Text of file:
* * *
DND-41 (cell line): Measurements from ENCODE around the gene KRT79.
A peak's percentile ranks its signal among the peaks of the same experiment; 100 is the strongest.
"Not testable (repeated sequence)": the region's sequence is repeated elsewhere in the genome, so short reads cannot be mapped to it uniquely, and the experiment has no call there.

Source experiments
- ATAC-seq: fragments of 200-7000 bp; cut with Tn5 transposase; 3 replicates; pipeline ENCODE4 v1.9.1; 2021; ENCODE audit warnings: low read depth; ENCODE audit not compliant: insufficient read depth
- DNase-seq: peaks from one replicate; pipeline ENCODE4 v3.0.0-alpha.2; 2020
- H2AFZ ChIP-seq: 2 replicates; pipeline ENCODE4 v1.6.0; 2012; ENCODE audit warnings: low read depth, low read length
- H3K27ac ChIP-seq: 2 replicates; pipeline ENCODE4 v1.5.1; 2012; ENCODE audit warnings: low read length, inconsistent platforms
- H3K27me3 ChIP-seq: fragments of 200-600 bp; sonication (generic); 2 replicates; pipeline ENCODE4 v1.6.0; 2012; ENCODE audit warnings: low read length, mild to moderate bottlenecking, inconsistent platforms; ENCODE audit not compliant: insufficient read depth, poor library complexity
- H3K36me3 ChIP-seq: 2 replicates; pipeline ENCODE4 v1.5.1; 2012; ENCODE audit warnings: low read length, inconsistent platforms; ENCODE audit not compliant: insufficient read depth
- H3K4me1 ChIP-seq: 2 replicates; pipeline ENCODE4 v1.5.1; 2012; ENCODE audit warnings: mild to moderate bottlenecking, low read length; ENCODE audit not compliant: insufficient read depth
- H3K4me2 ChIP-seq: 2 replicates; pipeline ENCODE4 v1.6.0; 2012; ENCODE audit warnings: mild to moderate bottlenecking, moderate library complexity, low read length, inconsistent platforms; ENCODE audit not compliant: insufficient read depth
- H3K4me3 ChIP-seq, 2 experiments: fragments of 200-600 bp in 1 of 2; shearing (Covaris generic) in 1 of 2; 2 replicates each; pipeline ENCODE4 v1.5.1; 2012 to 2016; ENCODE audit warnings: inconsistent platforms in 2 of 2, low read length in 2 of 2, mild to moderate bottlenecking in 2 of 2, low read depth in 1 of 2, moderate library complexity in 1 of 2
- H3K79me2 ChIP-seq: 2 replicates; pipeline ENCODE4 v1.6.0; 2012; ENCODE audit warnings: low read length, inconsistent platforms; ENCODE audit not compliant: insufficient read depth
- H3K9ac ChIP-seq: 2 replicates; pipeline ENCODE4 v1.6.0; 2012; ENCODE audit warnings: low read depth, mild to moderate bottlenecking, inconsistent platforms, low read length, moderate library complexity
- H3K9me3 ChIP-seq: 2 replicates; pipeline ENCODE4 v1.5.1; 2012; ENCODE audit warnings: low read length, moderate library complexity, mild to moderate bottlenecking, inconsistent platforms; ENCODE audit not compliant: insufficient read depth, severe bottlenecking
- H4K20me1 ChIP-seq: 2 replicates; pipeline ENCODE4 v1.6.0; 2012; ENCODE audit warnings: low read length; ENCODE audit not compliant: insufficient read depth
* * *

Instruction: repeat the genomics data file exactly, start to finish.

DND-41 (cell line): Measurements from ENCODE around the gene KRT79.
A peak's percentile ranks its signal among the peaks of the same experiment; 100 is the strongest.
"Not testable (repeated sequence)": the region's sequence is repeated elsewhere in the genome, so short reads cannot be mapped to it uniquely, and the experiment has no call there.

Source experiments
- ATAC-seq: fragments of 200-7000 bp; cut with Tn5 transposase; 3 replicates; pipeline ENCODE4 v1.9.1; 2021; ENCODE audit warnings: low read depth; ENCODE audit not compliant: insufficient read depth
- DNase-seq: peaks from one replicate; pipeline ENCODE4 v3.0.0-alpha.2; 2020
- H2AFZ ChIP-seq: 2 replicates; pipeline ENCODE4 v1.6.0; 2012; ENCODE audit warnings: low read depth, low read length
- H3K27ac ChIP-seq: 2 replicates; pipeline ENCODE4 v1.5.1; 2012; ENCODE audit warnings: low read length, inconsistent platforms
- H3K27me3 ChIP-seq: fragments of 200-600 bp; sonication (generic); 2 replicates; pipeline ENCODE4 v1.6.0; 2012; ENCODE audit warnings: low read length, mild to moderate bottlenecking, inconsistent platforms; ENCODE audit not compliant: insufficient read depth, poor library complexity
- H3K36me3 ChIP-seq: 2 replicates; pipeline ENCODE4 v1.5.1; 2012; ENCODE audit warnings: low read length, inconsistent platforms; ENCODE audit not compliant: insufficient read depth
- H3K4me1 ChIP-seq: 2 replicates; pipeline ENCODE4 v1.5.1; 2012; ENCODE audit warnings: mild to moderate bottlenecking, low read length; ENCODE audit not compliant: insufficient read depth
- H3K4me2 ChIP-seq: 2 replicates; pipeline ENCODE4 v1.6.0; 2012; ENCODE audit warnings: mild to moderate bottlenecking, moderate library complexity, low read length, inconsistent platforms; ENCODE audit not compliant: insufficient read depth
- H3K4me3 ChIP-seq, 2 experiments: fragments of 200-600 bp in 1 of 2; shearing (Covaris generic) in 1 of 2; 2 replicates each; pipeline ENCODE4 v1.5.1; 2012 to 2016; ENCODE audit warnings: inconsistent platforms in 2 of 2, low read length in 2 of 2, mild to moderate bottlenecking in 2 of 2, low read depth in 1 of 2, moderate library complexity in 1 of 2
- H3K79me2 ChIP-seq: 2 replicates; pipeline ENCODE4 v1.6.0; 2012; ENCODE audit warnings: low read length, inconsistent platforms; ENCODE audit not compliant: insufficient read depth
- H3K9ac ChIP-seq: 2 replicates; pipeline ENCODE4 v1.6.0; 2012; ENCODE audit warnings: low read depth, mild to moderate bottlenecking, inconsistent platforms, low read length, moderate library complexity
- H3K9me3 ChIP-seq: 2 replicates; pipeline ENCODE4 v1.5.1; 2012; ENCODE audit warnings: low read length, moderate library complexity, mild to moderate bottlenecking, inconsistent platforms; ENCODE audit not compliant: insufficient read depth, severe bottlenecking
- H4K20me1 ChIP-seq: 2 replicates; pipeline ENCODE4 v1.6.0; 2012; ENCODE audit warnings: low read length; ENCODE audit not compliant: insufficient read depth